Anecdotally, Kostakoglu-Shields and Reilley are seeing similarly positive results. “So far, we’ve seen patients with good disease control and some have shown tumor shrinkage that wasn’t occurring with prior treatments,” says Reilley.

Because of these promising outcomes, UVA Cancer Center researchers are already looking for additional uses for Lutathera. “We are now focused on evaluating clinical trials and reviewing patients to determine if we can provide more options to those with other tumor types and combination therapies for neuroendocrine patients,” says Reilley. 

Kostakoglu-Shields and Reilley attribute the launch and success of the UVA PRRT program thus far to their multidisciplinary, collaborative approach to care. “This is a very delicate and detailed program,” says Kostakoglu-Shields. “It’s not just nuclear medicine and oncology. We have a big team working with us — nurses, technologists, physicians, pharmacists and coordinators. You need to have all the pieces come together and everyone must understand the importance of their role for a successful operation. We have established that collaborative framework here at UVA; everyone is conscientious and achieves high performance, so we are very efficient at every step of execution. We also include referring providers in all communications, so they are well connected and can give better patient care”

Theranostics Will Be Part of the Future of Prostate Cancer Treatment 

The theranostics approach is also now an option for men with metastatic, castration-resistant prostate cancer. One of these treatments utilizes the radiopharmaceutical called Xofigo (Radium 223), which was designed to target metastatic sites in the bones. “We have a good number of patients we are treating currently with this agent,” says Kostakoglu-Shields.

Another theranostic platform in clinical trials now involves the use of radiolabeled prostate specific membrane antigen (PSMA) to image and treat metastatic, castrate-resistant prostate cancer. To identify PSMA-positive cells on a PSMA PET-CT scan, nuclear medicine physicians use the recently FDA-approved radioactive tracer Ga 68 PSMA or F18 PSMA.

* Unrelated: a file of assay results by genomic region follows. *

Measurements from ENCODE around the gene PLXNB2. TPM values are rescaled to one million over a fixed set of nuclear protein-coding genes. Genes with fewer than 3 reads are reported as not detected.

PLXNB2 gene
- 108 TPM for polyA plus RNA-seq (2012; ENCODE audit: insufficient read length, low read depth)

“PSMA PET imaging provides a very high sensitivity to detect small deposits of tumors that are otherwise undetectable,” explains Kostakoglu-Shields. “Oncologists and radiation oncologists are looking forward to using this targeted imaging test to design their treatment approach, adjust their treatment fields, as well as monitor to determine response.”

“If patients are positive for PSMA expression on the PET/CT scan, then they are eligible to receive the targeted Lu-177 PSMA treatment,” says Kostakoglu-Shields. In the near future, she predicts this PSMA-targeted approach will be incorporated more broadly into prostate cancer treatment. 

“Prostate-targeted imaging and therapy will transition into clinical practice very soon, identifying those patients who have biochemical recurrence of disease, but present with undetectable tumors utilizing currently available imaging techniques,” she says. “All of these developments are very exciting and innovative in the quest of overcoming cancer progression and making it a chronic disease rather than a fatal one. Overall, at UVA, it is our main agenda to help move toward personalized medicine.”

Sign Up for a Virtual Information Session

Dr. Kostakoglu and Dr. Reilley are hosting a 20-minute virtual information session about NETs and Lutathera on Thursday, September 23 at noon. You’ll get the chance to meet them and discuss how they partner with you to provide exceptional care to your patients. Register to get more information.

Have a question about Lutathera or want to schedule a patient? Call our Lutathera scheduler at 434.924.9333, opt. 4, or the Lutathera nursing line at 434.982.5240.